A Book About Joints Celebrates the Big Ideas Behind Tiny Details
In 1918, Dutch architect and furniture designer Gerrit Rietveld developed the first iteration of his influential Red Blue Chair. A member of the de Stijl art and architecture movement, which espoused the belief that a post-World War I Europe could restore itself culturally using new, simplified forms and pure abstraction, Rietveld defied several furniture making conventions with his new design. Red Blue Chair stripped the traditional lounge chair of its volume, reducing the form to a series of rectangular wooden planes as a means to create physical and visual balance. Rietveld’s instructions for building the chair instruct its maker to print the following verse (translated from German), from author and poet Christian Morgenstern’s poem Der Aesthet, and to attach it under the seat: “When I sit, I do not want / to sit like my seat-flesh likes / but rather like my seat-mind would, / if he were sitting, weave the chair for himself.”
Essential to this pioneering silhouette was the inclusion of a new type of joint used to link the pieces. Defying Western joinery traditions, in which points of connection are typically concealed within a given form, Rietveld’s joint placed these junctions front and center. Using three overlapping battens in three right-angled directions, Rietveld made his joints even more conspicuous by extending each piece beyond the point of intersection. By magnifying these oft-hidden details, Rietveld forged a new transparency in design—and spotlighted joinery as a medium for creativity and innovation that deserved to be celebrated.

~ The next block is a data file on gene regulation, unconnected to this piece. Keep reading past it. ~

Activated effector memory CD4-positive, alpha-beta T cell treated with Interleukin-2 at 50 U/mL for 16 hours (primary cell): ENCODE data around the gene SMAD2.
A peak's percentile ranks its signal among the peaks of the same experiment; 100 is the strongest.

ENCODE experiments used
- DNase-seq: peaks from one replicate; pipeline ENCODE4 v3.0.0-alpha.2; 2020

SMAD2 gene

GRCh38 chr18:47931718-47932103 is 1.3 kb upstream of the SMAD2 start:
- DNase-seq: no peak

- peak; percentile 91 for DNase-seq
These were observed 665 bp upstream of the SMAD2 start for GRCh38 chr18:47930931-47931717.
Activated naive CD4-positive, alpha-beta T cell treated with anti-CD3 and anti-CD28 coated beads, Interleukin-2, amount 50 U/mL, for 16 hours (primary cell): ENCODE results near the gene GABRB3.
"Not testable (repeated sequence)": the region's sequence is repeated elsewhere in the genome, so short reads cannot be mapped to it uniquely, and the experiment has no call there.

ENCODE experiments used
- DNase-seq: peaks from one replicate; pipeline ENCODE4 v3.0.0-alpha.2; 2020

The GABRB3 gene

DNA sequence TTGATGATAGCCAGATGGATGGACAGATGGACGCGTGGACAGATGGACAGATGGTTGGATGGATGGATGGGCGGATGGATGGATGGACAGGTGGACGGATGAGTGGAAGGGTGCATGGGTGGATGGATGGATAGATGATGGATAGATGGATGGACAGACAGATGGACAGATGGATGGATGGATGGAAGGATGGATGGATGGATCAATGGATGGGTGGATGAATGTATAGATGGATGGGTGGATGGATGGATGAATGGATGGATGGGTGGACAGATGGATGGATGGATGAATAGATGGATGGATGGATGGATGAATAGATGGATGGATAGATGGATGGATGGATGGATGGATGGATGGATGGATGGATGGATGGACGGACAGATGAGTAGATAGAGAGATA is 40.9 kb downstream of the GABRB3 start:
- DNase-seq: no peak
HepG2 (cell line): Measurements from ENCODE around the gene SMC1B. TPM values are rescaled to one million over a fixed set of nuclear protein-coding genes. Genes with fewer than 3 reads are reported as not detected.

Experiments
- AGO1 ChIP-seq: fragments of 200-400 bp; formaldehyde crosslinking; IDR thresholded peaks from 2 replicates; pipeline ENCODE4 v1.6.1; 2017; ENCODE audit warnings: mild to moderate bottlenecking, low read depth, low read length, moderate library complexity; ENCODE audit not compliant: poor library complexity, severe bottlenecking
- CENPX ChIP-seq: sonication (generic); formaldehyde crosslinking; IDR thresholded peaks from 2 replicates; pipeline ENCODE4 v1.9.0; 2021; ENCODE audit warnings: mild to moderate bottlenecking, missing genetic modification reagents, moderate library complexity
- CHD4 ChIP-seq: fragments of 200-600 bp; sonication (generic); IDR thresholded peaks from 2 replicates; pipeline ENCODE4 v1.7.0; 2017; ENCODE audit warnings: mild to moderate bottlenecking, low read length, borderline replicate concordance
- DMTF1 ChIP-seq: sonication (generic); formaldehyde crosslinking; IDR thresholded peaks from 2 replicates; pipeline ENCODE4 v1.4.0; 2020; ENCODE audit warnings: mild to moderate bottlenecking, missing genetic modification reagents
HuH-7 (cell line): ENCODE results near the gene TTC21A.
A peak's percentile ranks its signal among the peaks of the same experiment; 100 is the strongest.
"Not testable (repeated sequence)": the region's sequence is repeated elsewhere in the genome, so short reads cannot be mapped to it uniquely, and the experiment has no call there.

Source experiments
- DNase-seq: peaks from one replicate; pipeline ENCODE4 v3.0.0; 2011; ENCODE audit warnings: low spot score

More than a century later, the subject of physical points of connection receives its due commemoration with U-Joints: A Taxonomy of Connections, an independently-published compendium from architect Andrea Caputo and design professor Anniina Koivu, who served as editors, that encourages readers to look more closely at the details of design. Through six chapters and more than 900 pages, the hefty book traverses the subcategories of joinery with a vast taxonomy for each, fleshing out mechanical joints, knots, adhesives, sealants, welded points, and beyond. These encyclopedic surveys are presented alongside essays, interviews, anecdotes, and photographic studies from an international group of more than 120 architects, designers, artists, inventors, and scholars, demonstrating the cultural, social, and artistic story of the world’s omnipresent, yet overlooked, structural connectors.